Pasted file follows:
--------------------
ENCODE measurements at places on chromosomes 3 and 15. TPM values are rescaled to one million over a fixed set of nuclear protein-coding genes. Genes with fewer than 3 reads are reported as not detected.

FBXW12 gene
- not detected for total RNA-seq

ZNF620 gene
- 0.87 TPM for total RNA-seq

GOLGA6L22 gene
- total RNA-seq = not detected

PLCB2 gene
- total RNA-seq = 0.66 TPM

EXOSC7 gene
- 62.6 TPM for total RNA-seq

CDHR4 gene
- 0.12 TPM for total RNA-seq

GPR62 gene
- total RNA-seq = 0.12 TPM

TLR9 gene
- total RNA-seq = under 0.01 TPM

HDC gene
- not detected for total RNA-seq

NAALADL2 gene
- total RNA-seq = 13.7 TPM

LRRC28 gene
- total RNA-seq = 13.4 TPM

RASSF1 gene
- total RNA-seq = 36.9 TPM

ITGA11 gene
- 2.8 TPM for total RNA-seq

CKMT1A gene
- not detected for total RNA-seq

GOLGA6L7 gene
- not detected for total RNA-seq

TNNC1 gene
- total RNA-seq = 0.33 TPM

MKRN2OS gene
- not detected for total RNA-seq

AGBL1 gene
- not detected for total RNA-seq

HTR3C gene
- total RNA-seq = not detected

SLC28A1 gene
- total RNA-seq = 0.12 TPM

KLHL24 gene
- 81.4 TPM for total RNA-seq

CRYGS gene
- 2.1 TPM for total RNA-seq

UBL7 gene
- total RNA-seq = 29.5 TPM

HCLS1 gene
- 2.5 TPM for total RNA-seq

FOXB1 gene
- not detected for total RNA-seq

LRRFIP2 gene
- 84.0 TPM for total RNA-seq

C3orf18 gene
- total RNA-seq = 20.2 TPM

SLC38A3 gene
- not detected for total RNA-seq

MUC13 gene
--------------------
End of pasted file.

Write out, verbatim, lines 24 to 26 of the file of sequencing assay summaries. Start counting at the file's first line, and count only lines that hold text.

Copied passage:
RASSF1 gene
- total RNA-seq = 36.9 TPM

ITGA11 gene